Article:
It is quite common to hear me say when faced with any request for advice, that the best thing to do in writing is to adjust to reality, because "lies" in writing always have a future cost in the form of capital gains.
The two most frequent assumptions are, on the one hand, the one related to the value of the assets that is entered in the deed and, on the other hand, the constant question whether it is convenient to put the assets in the name of the children, so that they do not have to pay in the future inheritance tax.
Despite the fact that they may be questions from other times, I am still surprised by the frequency with which these questions occur. Someday we will return to them, since today I want to refer to a third issue, which is the use of legal institutions for purposes other than those for which they were intended, and that in the long run also tend to produce undesired tax consequences.
Specifically, I want to refer to an aspect of the purchase option that tends to go largely unnoticed, such as the tax consequences of the purchase option on the grantor of the option..
WHAT IS A PURCHASE OPTION?
To focus the question, we must point out that a call option It is a contract in which one of the parties, called the grantor of the option, attributes to another, called the optee or beneficiary of the option, a right that allows the latter to decide within a certain period and unilaterally, the celebration of a determined contract.
For example, the owner of a farm grants a person a purchase option for six months, so that the latter has that term to say if he buys, the price being fixed from the start.
The option contract usually fulfills a double purpose:
A.- On the one hand, it grants the beneficiary a longer term to deliberate on the convenience of concluding a contract, with the guarantee that the owner cannot contract with a third party.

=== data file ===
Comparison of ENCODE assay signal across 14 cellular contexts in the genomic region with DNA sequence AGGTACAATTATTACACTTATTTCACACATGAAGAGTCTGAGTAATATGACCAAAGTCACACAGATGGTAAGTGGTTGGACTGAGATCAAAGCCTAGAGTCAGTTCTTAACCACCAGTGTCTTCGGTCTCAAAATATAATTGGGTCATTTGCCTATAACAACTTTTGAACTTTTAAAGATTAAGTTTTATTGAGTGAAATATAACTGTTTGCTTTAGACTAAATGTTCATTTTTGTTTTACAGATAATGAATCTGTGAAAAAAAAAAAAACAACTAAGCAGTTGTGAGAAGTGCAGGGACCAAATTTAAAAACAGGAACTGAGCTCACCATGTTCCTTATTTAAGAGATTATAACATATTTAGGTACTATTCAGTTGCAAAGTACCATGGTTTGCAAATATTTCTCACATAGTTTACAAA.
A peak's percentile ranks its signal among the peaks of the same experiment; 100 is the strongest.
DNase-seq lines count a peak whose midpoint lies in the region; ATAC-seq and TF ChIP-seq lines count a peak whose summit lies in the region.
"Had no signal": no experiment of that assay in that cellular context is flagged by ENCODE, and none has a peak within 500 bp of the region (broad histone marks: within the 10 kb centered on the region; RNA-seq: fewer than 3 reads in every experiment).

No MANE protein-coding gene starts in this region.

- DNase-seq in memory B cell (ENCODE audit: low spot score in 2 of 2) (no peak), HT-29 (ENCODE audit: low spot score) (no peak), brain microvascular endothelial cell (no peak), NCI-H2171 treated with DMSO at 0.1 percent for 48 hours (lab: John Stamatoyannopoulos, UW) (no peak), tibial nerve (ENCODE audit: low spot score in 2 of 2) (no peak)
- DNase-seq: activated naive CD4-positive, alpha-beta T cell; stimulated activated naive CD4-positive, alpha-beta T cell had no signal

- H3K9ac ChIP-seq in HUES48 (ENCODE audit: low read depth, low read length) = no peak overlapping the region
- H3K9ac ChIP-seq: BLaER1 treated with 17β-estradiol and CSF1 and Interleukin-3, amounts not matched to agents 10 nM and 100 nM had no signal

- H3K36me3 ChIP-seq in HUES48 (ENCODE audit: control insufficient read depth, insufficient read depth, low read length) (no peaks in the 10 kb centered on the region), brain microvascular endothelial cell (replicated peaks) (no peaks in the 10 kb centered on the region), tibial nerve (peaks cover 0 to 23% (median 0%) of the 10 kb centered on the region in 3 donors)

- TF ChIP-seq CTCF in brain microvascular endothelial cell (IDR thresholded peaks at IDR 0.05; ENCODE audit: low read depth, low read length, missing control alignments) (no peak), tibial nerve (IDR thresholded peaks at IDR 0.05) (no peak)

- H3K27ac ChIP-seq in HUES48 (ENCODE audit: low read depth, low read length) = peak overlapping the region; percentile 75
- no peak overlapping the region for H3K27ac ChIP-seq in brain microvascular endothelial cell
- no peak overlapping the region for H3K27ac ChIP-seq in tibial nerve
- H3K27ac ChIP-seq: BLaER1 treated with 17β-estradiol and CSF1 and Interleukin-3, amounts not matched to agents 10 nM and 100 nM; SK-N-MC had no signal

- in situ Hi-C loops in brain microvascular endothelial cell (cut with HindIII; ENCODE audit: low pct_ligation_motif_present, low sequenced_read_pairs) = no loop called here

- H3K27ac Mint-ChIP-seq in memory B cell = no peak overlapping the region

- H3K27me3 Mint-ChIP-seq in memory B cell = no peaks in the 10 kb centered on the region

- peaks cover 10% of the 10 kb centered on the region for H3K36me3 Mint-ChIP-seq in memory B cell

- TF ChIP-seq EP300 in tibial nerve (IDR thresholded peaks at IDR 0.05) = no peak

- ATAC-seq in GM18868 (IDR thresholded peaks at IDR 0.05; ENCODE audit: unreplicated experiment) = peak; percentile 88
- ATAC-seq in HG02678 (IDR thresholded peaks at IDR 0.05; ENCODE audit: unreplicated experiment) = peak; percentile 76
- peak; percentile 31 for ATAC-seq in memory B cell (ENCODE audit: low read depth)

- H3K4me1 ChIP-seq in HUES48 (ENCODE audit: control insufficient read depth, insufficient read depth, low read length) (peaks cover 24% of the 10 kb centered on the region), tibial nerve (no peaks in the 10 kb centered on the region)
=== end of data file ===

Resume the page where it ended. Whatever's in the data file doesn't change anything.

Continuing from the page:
B.- And on the other hand it can have a speculative purpose, so that the beneficiary can contract with other people and decide who will be the final purchaser of the property.
THE TAX COST OF THE PURCHASE OPTION
The purchase option has a tax cost, regardless of what may be manifested at the time of the completion of the final contract.
The applicant will have to pay VAT or Property Transfer Tax, as the case may be.
With regard to property transfer tax, in the case of options on real estate, the corresponding rate will be paid (for example, in Madrid 6%, in Catalonia 10%) on the tax base, which will be the price agreed by the option or if it were less than 5% of the base of the final contract, the tax base would be that 5% of the value of the final contract.
By way of example, as is customary in this news section, we will say: I am granted an option on a premises to buy it within six months for the price of 300,000 euros. The price set for the option is 10,000 euros. As this price is less than 5% of the value of the final contract, the tax base will be 15,000 euros, and on this amount 6% will be paid (in Madrid), which amounts to 1050.14 euros.
But the option also has a tax consequence for the grantor of the option that often goes unnoticed or is not taken into consideration, specifically the treatment that this figure has received in the personal income tax, since a recent change in criteria of the bodies tax may lead, if it is endorsed by jurisprudence, which is extremely burdensome.
FROM SAVINGS INCOME TO GENERAL INCOME
Until relatively recent dates, and beyond the various legislative changes made to the personal income tax, the criterion of the administrative bodies was to understand that the consideration or "option price" received by the grantor in exchange for The granting of the right of option had, for personal income tax purposes, the character of an increase in assets derived from the transfer of an asset and which, consequently, had to be taxed according to the fixed rate established for such increases in assets. For this purpose, see the Resolution of the TEAC of January 23, 2002 and the Answers of the General Directorate of Taxes of May 14, 1998, October 26, 1999 or October 6, 2005.